Scotiabank considers selling Toronto tower

Scotiabank is in the early stages of hunting for buyers interested in Scotia Plaza, its skyscraper headquarters in downtown Toronto.

Could be Canada's biggest commercial real estate deal

Scotiabank's landmark red skyscraper in the heart of Toronto's financial district could fetch $1 billion or more if real estate trusts, pension funds and others get the chance to bid for Canada's second-tallest building, a commercial real estate expert said Thursday after the bank revealed the granite tower may be for sale.

"I think what you will get is a bidding war," said Bill Argeropoulos, director of research at real estate firm Avison Young.

"It is really a unique opportunity to own one of the country's triple-A towers."

Argeropoulos said fund managers such as the Ontario Teachers' Pension Plan, the Canada Pension Plan Investment Board and the Caisse de depot et placement du Quebec, as well as the major real estate trusts would all likely be interested in acquiring all or some of the building.

"I wouldn't be surprised if you saw two pension funds come together to perhaps spread the risk in an investment this large," Argeropoulos said.

Scotiabank (TSX:BNS) confirmed Thursday that it was in the very early stages of exploring the possible sale of the building as part of a regular review of its operations.

"In the current low-interest rate environment, it's potentially a good time to sell and we have chosen to explore the sale of Scotia Plaza," bank spokeswoman Ann DeRabbie said in an email.

Scotiabank is the only one of Canada's big banks that owns its head office in downtown Toronto.

"I think a lot of people have asked the question, when is the bank going to sell," Argeropoulos said.

He noted that the downtown Toronto real estate market has been hot with several big deals as low interest rates give investors easy access to cash to buy properties.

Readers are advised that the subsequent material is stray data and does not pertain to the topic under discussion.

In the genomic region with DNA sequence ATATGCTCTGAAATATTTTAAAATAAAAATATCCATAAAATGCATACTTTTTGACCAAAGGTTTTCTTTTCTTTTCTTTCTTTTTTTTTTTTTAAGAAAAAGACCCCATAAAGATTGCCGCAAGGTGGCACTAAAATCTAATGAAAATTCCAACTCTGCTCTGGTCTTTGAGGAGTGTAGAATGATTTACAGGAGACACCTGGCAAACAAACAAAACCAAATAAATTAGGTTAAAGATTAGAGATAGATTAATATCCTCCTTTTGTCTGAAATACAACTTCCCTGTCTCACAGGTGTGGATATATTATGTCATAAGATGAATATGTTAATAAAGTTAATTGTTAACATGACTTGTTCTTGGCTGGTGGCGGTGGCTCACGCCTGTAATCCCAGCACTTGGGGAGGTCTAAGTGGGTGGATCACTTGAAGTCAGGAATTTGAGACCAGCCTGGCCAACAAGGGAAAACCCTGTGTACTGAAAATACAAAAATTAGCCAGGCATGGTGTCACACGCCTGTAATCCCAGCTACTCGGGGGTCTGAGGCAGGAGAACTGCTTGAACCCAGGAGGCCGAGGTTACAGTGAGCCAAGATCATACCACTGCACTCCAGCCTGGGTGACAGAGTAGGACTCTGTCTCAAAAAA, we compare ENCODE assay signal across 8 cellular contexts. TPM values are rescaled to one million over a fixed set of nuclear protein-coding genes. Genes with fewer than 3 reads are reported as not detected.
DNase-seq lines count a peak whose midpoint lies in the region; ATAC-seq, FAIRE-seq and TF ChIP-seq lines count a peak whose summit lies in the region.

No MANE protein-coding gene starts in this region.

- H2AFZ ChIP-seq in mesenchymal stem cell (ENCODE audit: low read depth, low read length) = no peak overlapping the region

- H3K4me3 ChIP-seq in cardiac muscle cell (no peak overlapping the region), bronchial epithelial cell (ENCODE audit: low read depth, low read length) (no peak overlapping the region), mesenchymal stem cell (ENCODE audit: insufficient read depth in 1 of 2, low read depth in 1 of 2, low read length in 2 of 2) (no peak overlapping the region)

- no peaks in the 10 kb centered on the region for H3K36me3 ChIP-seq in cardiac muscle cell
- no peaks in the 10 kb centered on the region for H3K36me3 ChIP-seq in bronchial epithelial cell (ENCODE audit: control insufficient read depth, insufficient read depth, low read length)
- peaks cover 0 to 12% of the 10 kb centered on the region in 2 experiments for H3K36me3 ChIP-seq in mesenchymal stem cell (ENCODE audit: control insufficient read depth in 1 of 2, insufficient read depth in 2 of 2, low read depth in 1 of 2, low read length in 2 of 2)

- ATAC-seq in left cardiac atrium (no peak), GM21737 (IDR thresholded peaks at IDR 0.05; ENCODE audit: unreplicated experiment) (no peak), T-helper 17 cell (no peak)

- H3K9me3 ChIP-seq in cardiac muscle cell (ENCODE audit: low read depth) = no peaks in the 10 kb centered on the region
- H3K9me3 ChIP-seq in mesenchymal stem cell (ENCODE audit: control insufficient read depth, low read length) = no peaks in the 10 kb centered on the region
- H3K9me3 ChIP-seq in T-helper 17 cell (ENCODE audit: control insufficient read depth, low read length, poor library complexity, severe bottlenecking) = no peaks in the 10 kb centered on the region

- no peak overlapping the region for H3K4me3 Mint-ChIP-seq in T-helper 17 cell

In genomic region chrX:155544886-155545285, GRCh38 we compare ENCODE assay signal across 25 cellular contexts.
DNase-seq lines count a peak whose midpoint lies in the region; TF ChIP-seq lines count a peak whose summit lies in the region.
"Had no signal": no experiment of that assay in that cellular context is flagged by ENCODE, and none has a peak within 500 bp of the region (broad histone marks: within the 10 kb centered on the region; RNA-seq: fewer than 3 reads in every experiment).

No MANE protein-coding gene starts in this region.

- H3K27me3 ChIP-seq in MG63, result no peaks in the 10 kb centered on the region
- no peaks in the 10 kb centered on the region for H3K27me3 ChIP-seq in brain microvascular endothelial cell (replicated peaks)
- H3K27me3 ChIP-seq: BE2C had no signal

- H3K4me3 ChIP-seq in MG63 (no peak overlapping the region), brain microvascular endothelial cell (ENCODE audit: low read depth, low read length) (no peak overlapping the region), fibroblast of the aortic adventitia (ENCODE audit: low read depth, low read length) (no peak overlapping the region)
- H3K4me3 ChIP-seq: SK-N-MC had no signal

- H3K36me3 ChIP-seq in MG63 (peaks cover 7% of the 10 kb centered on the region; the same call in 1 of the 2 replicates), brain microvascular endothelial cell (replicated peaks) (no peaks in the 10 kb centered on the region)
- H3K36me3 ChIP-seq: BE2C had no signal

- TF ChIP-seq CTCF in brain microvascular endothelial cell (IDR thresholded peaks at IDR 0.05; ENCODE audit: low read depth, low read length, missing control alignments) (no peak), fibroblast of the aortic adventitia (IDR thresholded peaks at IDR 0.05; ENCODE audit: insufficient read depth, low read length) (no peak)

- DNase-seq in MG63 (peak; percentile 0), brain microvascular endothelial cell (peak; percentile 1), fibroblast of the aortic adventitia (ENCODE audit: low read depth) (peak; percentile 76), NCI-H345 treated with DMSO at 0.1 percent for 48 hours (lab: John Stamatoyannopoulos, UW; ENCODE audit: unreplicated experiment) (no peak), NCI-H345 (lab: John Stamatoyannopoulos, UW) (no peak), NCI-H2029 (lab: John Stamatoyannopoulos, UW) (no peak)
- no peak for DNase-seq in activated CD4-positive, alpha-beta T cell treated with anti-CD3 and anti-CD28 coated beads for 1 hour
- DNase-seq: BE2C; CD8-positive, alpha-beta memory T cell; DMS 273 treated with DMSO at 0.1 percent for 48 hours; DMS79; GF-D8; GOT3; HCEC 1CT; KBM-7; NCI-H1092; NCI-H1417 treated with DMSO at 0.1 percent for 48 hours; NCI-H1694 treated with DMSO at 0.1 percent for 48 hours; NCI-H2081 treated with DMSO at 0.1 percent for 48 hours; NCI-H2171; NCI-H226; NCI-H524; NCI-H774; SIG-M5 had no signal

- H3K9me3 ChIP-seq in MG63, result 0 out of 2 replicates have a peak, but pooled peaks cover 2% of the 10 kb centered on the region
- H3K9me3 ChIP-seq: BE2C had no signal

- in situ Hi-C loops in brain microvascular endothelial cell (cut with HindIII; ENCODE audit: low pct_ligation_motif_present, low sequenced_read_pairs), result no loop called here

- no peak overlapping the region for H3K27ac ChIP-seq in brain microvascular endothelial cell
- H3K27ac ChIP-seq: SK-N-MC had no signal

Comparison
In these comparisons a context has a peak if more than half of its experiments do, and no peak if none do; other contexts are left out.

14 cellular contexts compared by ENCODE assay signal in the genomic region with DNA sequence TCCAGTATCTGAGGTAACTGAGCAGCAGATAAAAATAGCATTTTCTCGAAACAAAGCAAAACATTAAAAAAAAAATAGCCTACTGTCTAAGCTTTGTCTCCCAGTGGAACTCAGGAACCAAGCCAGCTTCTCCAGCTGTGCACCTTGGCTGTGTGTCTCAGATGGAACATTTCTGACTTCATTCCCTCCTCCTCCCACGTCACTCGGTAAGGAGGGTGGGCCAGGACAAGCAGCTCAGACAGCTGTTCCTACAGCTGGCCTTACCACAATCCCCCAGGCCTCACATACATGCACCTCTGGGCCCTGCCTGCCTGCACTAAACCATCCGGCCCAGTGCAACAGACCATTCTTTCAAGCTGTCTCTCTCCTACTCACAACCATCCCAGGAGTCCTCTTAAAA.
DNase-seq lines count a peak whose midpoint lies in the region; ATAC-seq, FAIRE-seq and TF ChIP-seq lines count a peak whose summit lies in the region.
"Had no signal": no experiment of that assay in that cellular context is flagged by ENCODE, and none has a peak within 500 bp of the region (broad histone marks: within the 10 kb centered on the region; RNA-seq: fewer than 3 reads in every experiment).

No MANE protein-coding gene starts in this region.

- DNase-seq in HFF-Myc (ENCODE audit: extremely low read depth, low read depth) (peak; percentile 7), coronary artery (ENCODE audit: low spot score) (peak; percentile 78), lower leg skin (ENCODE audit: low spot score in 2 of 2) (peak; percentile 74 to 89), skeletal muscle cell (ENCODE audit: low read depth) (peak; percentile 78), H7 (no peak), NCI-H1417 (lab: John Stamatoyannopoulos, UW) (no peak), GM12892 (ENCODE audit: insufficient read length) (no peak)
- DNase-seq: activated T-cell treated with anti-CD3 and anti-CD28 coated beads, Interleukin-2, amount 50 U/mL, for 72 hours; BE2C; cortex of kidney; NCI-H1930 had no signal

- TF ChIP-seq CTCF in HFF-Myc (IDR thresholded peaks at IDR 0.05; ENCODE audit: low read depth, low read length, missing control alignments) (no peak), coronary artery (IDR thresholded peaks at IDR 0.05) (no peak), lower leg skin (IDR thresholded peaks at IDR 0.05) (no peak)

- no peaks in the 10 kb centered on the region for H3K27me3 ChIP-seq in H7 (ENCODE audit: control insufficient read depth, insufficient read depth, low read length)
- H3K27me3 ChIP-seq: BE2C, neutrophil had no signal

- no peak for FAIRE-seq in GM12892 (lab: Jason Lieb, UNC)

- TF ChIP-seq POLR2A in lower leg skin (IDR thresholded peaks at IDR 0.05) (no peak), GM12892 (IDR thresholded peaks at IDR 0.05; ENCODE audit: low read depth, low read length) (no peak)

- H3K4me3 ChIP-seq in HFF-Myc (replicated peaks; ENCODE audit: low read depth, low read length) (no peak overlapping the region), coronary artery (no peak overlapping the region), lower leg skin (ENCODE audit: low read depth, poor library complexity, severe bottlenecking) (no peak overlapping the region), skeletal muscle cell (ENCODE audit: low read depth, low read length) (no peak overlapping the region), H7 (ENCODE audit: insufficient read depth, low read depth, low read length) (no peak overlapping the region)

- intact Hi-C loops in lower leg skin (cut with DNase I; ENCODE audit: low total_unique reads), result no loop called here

Last year, Hines REIT sold the Atrium on Bay office and retail building to H&R REIT for $345 million, while Dundee REIT acquired a $690-million portfolio of office buildings from Blackstone and Slate Properties that included $373 million in Toronto properties.

"From a timing perspective, I don't think there is a better time than today if you needed to free up some capital," Argeropoulos said.

Barclays Capital analyst John Aiken suggested the sale of the building could help boost Scotiabank's financial position ahead of new capital requirements.

"We view the sale of Scotia Plaza as a creative and brilliant move to help boost Scotia's capital ratios without having to alter its core strategic assets or issuing common equity," Aiken wrote in a note to clients.

"Consummating the sale could go a long way in putting this issue behind it."

Under the incoming Basel III rules, a bank's required Tier 1 capital ratio must be at least seven per cent. The ratio of how much of the bank's assets include shareholder equity and other core capital, is a key a measure of a bank's health and ability to endure downturns.

Canada's banks, which had relatively high levels of Tier 1 capital going into the 2008-2009 financial crisis, were widely regarded as among the world's most solidly financed during the global recession that was sparked by the U.S. banking scare. Some also moved to further increase their Tier 1 capital, but on occasion with types of security that won't be allowed under the new rules.

According to Avison Young, the office vacancy rate in Toronto fell 70 basis points to 7.9 per cent in 2011 and was expected to decline further this year.

The result compared with a national average of 7.6 per cent in 2011, down from 8.3 per cent in 2010.

In its outlook for 2012, the firm noted that 2010 saw a number of big real estate deals as lenders were ready with cash and interest rates sat near record lows.

Avison Young said the trends was expected to continue, "tempered only by a scarcity of high-quality assets and the spectre of international economic difficulties."

The 68-storey tower near the corner of King and Bay streets has been the home of Scotiabank's Canadian operations since it opened in 1988.

The building, at 275 metres, is currently second only in height to the nearby First Canadian Place, which has 72 stories and stands 298 metres tall. However, plans call for the Trump International Hotel and Tower currently under construction in the same vicinity to take over second place at almost 277 metres.

All three are considerably shorter than the CN Tower, which soars 553 metres.

Scotiabank shares closed up $1.42 at $53.98 on the Toronto Stock Exchange on Thursday.